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Old 01-26-2013, 06:37 PM   #1
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Elec. vs Propane

Going to the Texas coast next week for a month. Having not been put on a RV park electric meter before I have a question. Is it better to heat the coach, hot water & refrig using propane or electricity? I am told that Texas limits RV parks price per KW. Any thought would help.
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Old 01-26-2013, 07:25 PM   #2
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Texas has a free market electric rate and it is a mess. The camp ground has signed up with an electric provider in most cases and cannot mark it up to you. They can pass it along. You can look at the rates available in a particular area if you Google Texas Power to Choose.
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Old 01-27-2013, 05:36 PM   #3
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We always use electric. Our electric fireplace will usually keep us plenty warm. Maybe use the furnace for a quick blast in the morning to take the chill off.
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Old 01-28-2013, 07:45 AM   #4
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Originally Posted by toneumanns View Post
Going to the Texas coast next week for a month. Having not been put on a RV park electric meter before I have a question. Is it better to heat the coach, hot water & refrig using propane or electricity? I am told that Texas limits RV parks price per KW. Any thought would help.
It all depends on what they charge for electric and what you pay for propane. I have seen several formulas of calculating which is cheaper, but the one that I remember is dividing the cost of a gallon of propane by the cost of a kW-hr of electric. If the result is less than 22, propane is cheaper. If the result is over 22, electric is cheaper.

Example 1: You buy propane at Flying J for $2.99 a gallon and the campground charges 15 cents per kW-hr of electric. $2.99/$.15=19.9
19.9<22 so propane is cheaper.

Example 2: You pay $4.50 a gallon to fill your propane tank at the campground, and the campground charges 11 cents per kW-hr of electricity. $5/$.11=37.5
37.5>22 so electric is cheaper.

We usually avoid high campground prices for propane, so the cost between propane and electric is usually fairly close for us; but we like to use electric even if it would be a little more expensive just to avoid the hassle of having to fill the propane tank as often. Not only that, but our electric heater is a lot more quiet than the furnace.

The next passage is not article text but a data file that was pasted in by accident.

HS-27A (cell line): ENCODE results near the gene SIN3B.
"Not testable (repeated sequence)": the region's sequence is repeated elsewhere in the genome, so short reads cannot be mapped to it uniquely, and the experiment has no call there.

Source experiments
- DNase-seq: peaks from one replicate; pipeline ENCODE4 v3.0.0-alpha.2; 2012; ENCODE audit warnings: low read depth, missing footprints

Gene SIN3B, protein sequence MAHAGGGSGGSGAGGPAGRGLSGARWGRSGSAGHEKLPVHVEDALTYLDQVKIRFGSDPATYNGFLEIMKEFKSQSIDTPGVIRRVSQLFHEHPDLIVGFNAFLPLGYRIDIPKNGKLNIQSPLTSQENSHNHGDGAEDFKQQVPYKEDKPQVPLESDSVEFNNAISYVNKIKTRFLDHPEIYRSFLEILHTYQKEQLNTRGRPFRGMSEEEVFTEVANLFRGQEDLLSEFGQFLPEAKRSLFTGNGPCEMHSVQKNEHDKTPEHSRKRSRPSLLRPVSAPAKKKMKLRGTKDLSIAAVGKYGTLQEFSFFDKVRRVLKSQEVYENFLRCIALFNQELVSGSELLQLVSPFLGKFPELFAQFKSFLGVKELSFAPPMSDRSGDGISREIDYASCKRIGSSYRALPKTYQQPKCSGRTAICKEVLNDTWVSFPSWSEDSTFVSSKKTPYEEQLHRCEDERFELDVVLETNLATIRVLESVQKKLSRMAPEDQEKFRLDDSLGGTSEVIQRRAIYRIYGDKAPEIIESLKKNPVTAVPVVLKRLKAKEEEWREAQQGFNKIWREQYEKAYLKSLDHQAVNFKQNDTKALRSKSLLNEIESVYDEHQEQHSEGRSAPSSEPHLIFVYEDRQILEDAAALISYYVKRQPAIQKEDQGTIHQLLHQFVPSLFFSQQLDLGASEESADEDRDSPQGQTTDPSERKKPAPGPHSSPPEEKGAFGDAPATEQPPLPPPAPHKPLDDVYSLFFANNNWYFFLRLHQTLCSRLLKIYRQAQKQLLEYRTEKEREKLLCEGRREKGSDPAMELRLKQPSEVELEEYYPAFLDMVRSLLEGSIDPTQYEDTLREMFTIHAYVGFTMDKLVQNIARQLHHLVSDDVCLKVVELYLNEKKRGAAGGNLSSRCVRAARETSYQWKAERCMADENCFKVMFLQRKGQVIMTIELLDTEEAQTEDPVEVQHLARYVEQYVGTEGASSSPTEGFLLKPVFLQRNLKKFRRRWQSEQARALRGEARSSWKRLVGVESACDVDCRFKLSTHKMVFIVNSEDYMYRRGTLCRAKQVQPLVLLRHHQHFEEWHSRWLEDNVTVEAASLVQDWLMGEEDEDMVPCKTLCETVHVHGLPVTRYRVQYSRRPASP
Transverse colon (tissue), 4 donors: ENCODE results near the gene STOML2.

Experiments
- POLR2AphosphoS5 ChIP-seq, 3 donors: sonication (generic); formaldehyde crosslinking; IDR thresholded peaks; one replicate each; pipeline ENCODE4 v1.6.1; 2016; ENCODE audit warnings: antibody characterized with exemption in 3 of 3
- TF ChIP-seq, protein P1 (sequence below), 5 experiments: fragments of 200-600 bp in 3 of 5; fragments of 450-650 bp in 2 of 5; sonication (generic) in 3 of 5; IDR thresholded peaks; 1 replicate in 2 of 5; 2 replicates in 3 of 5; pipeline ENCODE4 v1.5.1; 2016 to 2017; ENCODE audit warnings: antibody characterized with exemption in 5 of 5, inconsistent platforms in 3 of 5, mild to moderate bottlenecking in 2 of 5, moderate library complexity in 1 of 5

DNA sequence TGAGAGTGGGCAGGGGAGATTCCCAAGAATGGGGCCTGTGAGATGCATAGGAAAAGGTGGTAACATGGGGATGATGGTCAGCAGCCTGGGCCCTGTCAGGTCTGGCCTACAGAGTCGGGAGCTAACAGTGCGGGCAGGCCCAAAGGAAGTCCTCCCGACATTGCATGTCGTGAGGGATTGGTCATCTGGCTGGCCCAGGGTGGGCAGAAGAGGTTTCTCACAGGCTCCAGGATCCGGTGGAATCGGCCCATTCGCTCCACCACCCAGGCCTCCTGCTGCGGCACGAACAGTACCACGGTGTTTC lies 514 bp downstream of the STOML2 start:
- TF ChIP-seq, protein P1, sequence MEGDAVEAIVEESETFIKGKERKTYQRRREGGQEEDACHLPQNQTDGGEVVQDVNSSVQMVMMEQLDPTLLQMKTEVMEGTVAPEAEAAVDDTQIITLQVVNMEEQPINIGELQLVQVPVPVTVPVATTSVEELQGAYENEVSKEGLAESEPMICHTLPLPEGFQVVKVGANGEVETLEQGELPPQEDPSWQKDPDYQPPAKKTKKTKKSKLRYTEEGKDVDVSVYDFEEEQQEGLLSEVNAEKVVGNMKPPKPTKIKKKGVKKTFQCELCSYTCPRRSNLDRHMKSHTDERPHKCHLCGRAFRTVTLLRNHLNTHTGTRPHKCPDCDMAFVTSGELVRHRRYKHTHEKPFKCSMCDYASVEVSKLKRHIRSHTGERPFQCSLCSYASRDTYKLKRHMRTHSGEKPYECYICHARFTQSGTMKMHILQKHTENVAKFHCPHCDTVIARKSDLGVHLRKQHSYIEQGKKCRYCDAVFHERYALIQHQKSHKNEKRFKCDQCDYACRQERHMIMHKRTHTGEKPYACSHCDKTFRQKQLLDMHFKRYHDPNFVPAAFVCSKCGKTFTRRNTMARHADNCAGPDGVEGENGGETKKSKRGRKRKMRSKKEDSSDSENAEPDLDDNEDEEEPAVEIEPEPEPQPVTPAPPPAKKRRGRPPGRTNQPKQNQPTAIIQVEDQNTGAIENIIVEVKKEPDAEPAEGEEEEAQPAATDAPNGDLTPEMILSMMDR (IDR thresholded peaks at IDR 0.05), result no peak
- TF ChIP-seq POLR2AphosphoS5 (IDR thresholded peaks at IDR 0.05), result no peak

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Old 01-28-2013, 09:15 AM   #5
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If you stay for one or two weeks the electric is included in the normal fee. If you are staying long term the electric is calculated seperately in most parks in TX. We have stayed all over the lower part of the state and have never heard of having to pay for electric seperately on a less than one month stay.
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Old 01-28-2013, 10:50 AM   #6
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I ran 2 1500 watt space heaters over the course of two days plus the normal hook- up (30 amp) and it cost an extra $10 bucks and some change.
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Old 02-14-2013, 07:22 PM   #7
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It all depends on what they charge for electric and what you pay for propane. I have seen several formulas of calculating which is cheaper, but the one that I remember is dividing the cost of a gallon of propane by the cost of a kW-hr of electric. If the result is less than 22, propane is cheaper. If the result is over 22, electric is cheaper.

Example 1: You buy propane at Flying J for $2.99 a gallon and the campground charges 15 cents per kW-hr of electric. $2.99/$.15=19.9
19.9<22 so propane is cheaper.

Example 2: You pay $4.50 a gallon to fill your propane tank at the campground, and the campground charges 11 cents per kW-hr of electricity. $5/$.11=37.5
37.5>22 so electric is cheaper.

We usually avoid high campground prices for propane, so the cost between propane and electric is usually fairly close for us; but we like to use electric even if it would be a little more expensive just to avoid the hassle of having to fill the propane tank as often. Not only that, but our electric heater is a lot more quiet than the furnace.
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Old 02-17-2013, 07:52 PM   #8
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I ran 2 1500 watt space heaters over the course of two days plus the normal hook- up (30 amp) and it cost an extra $10 bucks and some change.
Good grief! How cold was it?

2 heaters of 1,500 watts each and electricity at about $0.11 / kWh means that both heaters were running more than 15 hours a day.
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